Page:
This July was full of environmental anomalies. An Arctic shark turned up in Belize while a lost walrus flopped ashore in Finland. Lightning lit up the sky over Nunavut and winds whipped Golovin, Alaska so aggressively that residents had to remove boats from the water.
Individually, these observations are outliers. Collectively, they paint a picture of a changing planet.
The Local Environmental Observer Network, or LEO Network, aggregates these types of observations into a searchable, clickable database. The project is a collaboration between Alaska Pacific University (APU) and the Alaska Native Tribal Health Consortium (ANTHC). The network has 4,110 members submitting observations from around the world, but it’s housed right here in Anchorage.
LEO Network’s website features a map of the globe with pins pointing to news stories and daily observations from group members. All submissions are vetted by subject experts and include everything from news stories about coastal erosion to Facebook posts about a sudden worm infestation. The Golovin winds, for example, were reported by residents of the primarily Iñupiat village who shared their experience and photos with the network.
Local observers are especially important to the project, explained Chyna Perez-Williams, an environmental public health student at APU and an editor for LEO Network.
“It’s a bridge between scientists and non-scientists,” she said of the network. “We believe at LEO that the local observer, the person who has lived on their land for generations, knows the most about it.” Observations can inform Outside researchers about local conditions, she added, “and that power should be in the hands of local observers.”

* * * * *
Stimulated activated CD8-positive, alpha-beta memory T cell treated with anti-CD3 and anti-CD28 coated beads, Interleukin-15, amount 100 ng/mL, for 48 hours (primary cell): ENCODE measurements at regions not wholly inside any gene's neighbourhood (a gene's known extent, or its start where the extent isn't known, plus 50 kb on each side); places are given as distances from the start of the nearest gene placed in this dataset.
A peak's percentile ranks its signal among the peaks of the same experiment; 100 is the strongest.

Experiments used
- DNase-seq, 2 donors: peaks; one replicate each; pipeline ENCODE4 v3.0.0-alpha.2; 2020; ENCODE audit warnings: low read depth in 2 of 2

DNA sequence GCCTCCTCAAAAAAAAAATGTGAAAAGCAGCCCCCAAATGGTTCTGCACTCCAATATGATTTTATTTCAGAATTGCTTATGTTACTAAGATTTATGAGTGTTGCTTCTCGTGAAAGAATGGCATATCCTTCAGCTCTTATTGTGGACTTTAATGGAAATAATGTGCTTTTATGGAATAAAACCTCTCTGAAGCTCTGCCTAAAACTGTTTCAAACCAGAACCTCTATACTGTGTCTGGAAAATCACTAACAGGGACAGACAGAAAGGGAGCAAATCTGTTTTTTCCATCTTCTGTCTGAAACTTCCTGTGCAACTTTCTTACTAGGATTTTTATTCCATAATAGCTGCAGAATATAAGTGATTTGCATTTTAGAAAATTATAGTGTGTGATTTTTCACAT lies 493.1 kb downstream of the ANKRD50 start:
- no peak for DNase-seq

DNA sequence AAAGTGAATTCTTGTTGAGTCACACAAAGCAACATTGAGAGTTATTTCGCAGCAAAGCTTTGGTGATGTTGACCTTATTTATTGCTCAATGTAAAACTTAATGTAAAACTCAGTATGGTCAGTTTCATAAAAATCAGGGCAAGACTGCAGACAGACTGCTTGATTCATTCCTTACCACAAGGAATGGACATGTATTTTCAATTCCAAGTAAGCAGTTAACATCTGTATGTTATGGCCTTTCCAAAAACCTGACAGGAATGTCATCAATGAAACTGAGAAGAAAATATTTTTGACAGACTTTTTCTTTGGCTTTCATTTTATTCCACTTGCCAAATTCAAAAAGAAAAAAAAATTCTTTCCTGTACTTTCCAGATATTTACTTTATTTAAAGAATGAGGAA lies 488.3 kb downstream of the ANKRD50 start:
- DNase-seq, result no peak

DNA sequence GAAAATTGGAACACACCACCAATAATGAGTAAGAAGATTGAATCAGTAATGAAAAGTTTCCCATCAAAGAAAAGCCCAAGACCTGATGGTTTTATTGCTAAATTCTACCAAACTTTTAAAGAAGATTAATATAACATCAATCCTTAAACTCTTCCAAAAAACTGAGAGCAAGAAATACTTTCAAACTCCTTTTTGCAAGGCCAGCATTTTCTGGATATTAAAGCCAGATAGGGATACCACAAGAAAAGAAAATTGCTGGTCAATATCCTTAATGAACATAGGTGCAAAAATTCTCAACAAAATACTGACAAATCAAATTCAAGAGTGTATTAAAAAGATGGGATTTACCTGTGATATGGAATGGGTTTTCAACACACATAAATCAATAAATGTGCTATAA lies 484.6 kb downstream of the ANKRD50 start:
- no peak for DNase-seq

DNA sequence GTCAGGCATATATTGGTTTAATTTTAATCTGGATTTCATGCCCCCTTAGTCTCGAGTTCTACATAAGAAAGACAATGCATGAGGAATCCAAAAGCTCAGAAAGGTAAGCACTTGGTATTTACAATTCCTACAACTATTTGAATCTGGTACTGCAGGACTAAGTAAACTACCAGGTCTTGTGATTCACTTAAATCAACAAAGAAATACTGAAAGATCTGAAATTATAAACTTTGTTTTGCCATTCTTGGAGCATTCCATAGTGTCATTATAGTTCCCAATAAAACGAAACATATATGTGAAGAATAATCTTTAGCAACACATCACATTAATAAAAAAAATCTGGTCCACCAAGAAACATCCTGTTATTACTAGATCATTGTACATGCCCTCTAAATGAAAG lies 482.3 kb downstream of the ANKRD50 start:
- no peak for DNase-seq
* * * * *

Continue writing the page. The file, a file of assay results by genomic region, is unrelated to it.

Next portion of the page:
Ultimately, these collective observations connect the dots between climate change and community health, explained Mike Brubaker, who directs the LEO Network. The program is part of APU’s Center for Climate and Health, an affiliate of ANTHC. LEO observations demonstrate how climate change can impact things like rural infrastructure, food security, water supplies, and more.
As editor, Perez-Williams is also focused on expanding the network of submitters. She aims to visit APU courses this year to share the network with classmates. APU students are an ideal avenue for expanding LEO observations, she said, because they’re passionate about the environment and have their own networks to connect. Many students have families in rural Alaska or in the Lower 48; more observations from more locations will lead to more data. “Anybody who lives anywhere can be a member,” she explained.
So far, there are 4,800 observations recorded in the LEO Network. Each dot on the LEO map exists because a member decided it was worth sharing.
“What’s really important for me is having people feel like they have a voice in science,” Perez-Williams said of the project’s collaborative design. “Ultimately, we’re the ones who have to live in our environment, and sometimes we have to fight for our rights to healthy air, healthy food, and healthy water.
“The more information we have about our environment and how it affects our health and wellbeing, the more power we have to make any necessary changes,” she said.
Click here to explore the LEO Network’s map of observations.
Click here to register and submit your own observations.
For more information about the LEO Network or the Center for Climate and Health, contact Mike Brubaker firstname.lastname@example.org